Expectant mothers are encouraged to maintain a healthy weight during pregnancy, but the benefits from exercise aren’t just for the mother. Research suggests babies also benefit from their mothers’ exercise efforts during the gestation period.

In particular, infants whose mothers exercised aerobically during the gestation period appear to have increased neuromotor development at one month compared to infants whose mothers passed on aerobics.

Neuromotor skills are assessed at various points during early childhood to ensure the baby is developing normally. In this study, published in Medicine and Science in Sports and Exercise, researchers evaluated movement skills (reflexes, stationary skills and locomotion) in 1-month-old infants whose mothers had performed 50 minutes of supervised aerobic activity, three days a week during pregnancy. The same neuromotor skills were also evaluated in a comparison group of 1-month-old infants whose mothers maintained usual physical activity during pregnancy.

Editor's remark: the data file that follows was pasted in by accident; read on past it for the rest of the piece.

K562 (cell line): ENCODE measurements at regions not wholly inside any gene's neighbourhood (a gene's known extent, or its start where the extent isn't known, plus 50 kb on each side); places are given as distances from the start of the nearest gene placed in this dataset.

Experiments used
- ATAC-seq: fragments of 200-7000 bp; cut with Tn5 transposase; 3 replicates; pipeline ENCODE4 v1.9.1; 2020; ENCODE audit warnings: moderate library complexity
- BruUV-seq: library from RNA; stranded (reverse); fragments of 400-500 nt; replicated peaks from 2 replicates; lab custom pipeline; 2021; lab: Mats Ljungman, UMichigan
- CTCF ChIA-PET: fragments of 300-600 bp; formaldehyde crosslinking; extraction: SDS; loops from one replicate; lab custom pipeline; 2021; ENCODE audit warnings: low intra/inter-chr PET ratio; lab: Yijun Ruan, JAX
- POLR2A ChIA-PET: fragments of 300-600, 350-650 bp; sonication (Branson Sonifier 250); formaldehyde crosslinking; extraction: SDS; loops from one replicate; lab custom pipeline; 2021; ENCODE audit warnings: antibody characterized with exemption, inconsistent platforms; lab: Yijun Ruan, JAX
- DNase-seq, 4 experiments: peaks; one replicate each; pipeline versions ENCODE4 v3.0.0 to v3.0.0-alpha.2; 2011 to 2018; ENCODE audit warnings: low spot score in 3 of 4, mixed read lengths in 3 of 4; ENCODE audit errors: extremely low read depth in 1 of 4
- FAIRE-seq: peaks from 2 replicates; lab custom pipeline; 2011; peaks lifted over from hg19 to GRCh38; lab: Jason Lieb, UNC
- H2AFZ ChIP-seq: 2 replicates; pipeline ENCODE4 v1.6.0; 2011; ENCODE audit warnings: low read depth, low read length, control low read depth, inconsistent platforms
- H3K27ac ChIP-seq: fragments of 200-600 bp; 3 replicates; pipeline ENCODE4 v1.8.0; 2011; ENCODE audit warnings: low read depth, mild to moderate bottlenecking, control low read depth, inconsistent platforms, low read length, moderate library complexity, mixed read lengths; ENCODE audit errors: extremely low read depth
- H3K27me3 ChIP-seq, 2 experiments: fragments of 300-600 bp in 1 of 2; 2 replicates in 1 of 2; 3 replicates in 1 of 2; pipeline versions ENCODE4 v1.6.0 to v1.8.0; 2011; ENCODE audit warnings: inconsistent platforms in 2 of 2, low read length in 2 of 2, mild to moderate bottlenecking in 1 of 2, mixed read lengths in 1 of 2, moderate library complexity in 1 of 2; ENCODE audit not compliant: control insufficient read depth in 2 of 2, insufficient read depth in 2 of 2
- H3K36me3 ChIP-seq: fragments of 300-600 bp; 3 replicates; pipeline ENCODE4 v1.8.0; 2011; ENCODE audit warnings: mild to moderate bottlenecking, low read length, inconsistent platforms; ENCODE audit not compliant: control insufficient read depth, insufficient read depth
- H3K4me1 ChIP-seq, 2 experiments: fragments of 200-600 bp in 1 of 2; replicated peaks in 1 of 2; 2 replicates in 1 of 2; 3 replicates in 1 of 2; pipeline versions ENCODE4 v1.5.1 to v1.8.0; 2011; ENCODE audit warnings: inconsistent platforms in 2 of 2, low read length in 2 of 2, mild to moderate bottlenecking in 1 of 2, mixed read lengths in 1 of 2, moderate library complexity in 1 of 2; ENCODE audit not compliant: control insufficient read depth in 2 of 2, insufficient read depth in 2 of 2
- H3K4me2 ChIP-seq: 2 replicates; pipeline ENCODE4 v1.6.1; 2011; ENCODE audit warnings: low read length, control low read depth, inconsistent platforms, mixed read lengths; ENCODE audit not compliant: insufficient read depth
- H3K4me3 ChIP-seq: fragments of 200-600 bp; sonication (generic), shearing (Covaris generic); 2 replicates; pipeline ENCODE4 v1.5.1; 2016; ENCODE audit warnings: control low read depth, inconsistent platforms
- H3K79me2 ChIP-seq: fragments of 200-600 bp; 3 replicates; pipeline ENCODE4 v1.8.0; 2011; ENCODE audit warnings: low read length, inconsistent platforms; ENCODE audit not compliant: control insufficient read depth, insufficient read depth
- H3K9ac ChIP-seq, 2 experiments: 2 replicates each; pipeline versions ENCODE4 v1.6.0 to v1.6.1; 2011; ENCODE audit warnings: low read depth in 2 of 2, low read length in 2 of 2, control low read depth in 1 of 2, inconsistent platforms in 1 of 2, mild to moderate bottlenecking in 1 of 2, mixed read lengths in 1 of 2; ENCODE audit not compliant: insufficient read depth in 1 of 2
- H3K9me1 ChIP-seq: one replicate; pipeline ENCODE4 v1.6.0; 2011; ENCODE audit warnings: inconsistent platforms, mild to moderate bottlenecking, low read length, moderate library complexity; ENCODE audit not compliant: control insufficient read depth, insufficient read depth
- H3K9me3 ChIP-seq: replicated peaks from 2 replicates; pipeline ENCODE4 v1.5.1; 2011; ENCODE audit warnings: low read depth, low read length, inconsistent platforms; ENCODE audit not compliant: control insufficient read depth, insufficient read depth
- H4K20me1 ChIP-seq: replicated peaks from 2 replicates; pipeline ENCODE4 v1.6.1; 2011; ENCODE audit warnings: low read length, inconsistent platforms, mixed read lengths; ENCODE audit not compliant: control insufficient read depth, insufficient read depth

Infants of women in the aerobic exercise group performed better on tests commonly used to evaluate neuromotor abilities compared to infants whose mothers served as controls and did not receive supervised aerobic activity sessions. The study authors speculate that infants with early movement skills may be more inclined to be active during childhood, suggesting that “exercise [by the mother] during pregnancy may potentially reduce childhood risk of obesity.”